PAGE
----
BASEbot is a salon-format listening event, a place for ear-minded people to gather, listen, and share work.

We typically invite someone to present their listening and soundscape-oriented work in front of an audience in an intimate setting. We discuss, we talk shop, we meet one another. We record the presentations and share them here.

If you’d like to hear about future events, join our email list or like our Facebook page.

For the record, the name is in homage to dorkbot, people doing strange things with electricity.

Cheryl Leonard recording Glaciers in Antarctica

In 2009, Composer, performer, improviser, recordist and instrument builder Cheryl Leonard travelled to Palmer Station, Antarctica in search of sounds and music. She returned with a wealth of recordings, stories, and materials for building musical instruments. Cheryl shared her work at BASEbot on Feb 21, 2010.

In her own words, Cheryl “creates experimental music using amplified natural objects as instruments.” If you want to get the drift, just imagine improvising a windswept landscape using a penguin bone screwed to driftwood, a contact mic, and a loop of light cotton rope. Or bowed limpet shells. Or evoking a flow of brash ice with resonant stones worn smooth by century after century of nesting penguins.

I encourage you to check out Cheryl’s Antarctic Trip Blog. She’s a fantastic storyteller, and there are a lot of great photos. Being a blog, the first page is the most recent, meaning it’s about the gigs after the trip rather than the trip. So you might start with the First post and work your way forward.

Also see my BASEbot 005 photo set on Flickr.

Cheryl’s main website is She’s got an an Antarctic field recordings CD called Chattermarks available for sale there. (or on iTunes)

Thanks to Dan and Sharon for hosting us!


On Saturday Nov 13, 2010, BASE hosts the next in our series of BASEbot listening salons, featuring recordist, sound designer, and musician

Rudy Trubitt

who will present work focusing on sonic surprises and unexpected events.

BASEbot 006 will be held

SATURDAY, November 13th, 2010
2:30 pm doors, starting promptly at 3
~an hour of formal presentations followed by Q&A and mingling. Bring sounds to share!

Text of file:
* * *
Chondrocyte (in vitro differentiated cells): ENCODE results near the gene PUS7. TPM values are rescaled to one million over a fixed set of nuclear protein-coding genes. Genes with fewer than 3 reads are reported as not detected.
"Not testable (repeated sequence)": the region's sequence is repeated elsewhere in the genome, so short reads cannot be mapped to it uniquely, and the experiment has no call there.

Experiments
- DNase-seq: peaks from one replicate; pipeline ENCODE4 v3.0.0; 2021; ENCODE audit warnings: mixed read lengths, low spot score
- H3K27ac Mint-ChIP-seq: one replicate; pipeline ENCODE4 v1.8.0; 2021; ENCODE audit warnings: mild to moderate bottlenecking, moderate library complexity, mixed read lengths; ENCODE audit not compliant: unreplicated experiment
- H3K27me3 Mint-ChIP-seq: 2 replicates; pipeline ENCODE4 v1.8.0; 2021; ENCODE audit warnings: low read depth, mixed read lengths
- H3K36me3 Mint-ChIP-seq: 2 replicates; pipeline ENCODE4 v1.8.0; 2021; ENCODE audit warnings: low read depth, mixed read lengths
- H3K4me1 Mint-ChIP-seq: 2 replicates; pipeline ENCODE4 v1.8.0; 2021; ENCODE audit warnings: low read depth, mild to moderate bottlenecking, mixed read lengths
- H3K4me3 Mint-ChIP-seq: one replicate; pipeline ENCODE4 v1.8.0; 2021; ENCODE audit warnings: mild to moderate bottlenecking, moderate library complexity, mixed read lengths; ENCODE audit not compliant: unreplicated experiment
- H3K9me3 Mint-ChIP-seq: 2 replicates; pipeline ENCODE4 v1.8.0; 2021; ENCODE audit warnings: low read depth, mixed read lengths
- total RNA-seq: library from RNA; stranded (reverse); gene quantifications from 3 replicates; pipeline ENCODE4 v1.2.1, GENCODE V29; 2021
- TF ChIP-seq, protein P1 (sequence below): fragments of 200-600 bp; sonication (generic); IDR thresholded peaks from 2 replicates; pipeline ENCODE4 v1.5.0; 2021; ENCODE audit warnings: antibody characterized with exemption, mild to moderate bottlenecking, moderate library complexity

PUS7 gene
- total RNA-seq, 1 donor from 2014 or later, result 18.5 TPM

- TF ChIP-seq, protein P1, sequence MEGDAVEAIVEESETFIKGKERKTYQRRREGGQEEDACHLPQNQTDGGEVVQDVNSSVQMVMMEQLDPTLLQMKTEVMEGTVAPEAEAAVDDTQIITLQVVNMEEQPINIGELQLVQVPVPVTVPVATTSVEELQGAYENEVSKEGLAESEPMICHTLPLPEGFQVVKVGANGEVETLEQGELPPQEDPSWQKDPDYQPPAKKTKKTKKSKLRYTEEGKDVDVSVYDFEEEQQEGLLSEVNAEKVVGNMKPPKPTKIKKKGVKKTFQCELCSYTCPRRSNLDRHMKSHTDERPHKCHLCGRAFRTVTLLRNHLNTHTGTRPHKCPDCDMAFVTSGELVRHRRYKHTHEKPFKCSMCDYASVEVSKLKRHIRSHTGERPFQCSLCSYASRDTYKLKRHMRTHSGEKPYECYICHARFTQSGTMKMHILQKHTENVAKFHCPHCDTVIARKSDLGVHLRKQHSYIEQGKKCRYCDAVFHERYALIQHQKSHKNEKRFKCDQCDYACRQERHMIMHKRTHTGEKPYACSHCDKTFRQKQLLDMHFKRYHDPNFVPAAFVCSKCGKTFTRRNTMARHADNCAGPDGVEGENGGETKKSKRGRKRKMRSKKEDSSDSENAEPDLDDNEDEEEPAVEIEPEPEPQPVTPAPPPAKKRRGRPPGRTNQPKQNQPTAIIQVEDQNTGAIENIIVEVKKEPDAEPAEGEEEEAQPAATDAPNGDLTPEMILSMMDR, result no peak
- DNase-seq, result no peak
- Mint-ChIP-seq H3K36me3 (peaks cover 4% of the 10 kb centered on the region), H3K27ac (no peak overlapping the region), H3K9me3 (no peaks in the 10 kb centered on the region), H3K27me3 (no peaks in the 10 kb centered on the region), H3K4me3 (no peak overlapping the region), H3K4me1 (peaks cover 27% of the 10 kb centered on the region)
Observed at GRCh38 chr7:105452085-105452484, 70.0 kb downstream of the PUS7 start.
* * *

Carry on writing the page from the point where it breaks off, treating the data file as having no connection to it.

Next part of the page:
Dan Dugan Sound Design
290 Napoleon Street Studio E
San Francisco, CA 94124

Please come LISTEN and Expect The Unexpected!

Sometimes what you planned to record isn’t nearly as interesting as what’s happening behind you. Sound Designer Rudy Trubitt brings an assortment of sonic suprises to Basebot November 13, 2010.

Rounding out the evening’s entertainment will be the multi-channel presentation of “Exciting and Unexpected Cleaning Events,” (see below) a work premiered at the 2005 San Francisco Tape music festival and not heard since.

Attendees are encouraged to bring recordings of their own surprised recordings preferably in wav, aiff or higher quality mp3 formats on CD-R, DVD-R, or USB drive or your own iPod or other player (no more than a couple minutes in length, please).


is an original field recording made in a confined space with 10 individual microphones. Minimal editing and signal processing were applied to create the finished work. Recorded by Die Elektrischen and Rudy Trubitt with immeasurable help from Bruce Koball,

In December 2004, NASA engineers monitoring the Mars Rover “Opportunity” noticed a suprising increase in the power output from the planetary explorer’s solar panels. The only explanation was something (or someone) had swept accumulated dust from the Rover. “These exciting and unexplained cleaning events have kept Opportunity in really great shape,” the London-based New Scientist magazine quoted NASA rover team leader Jim Erickson as saying.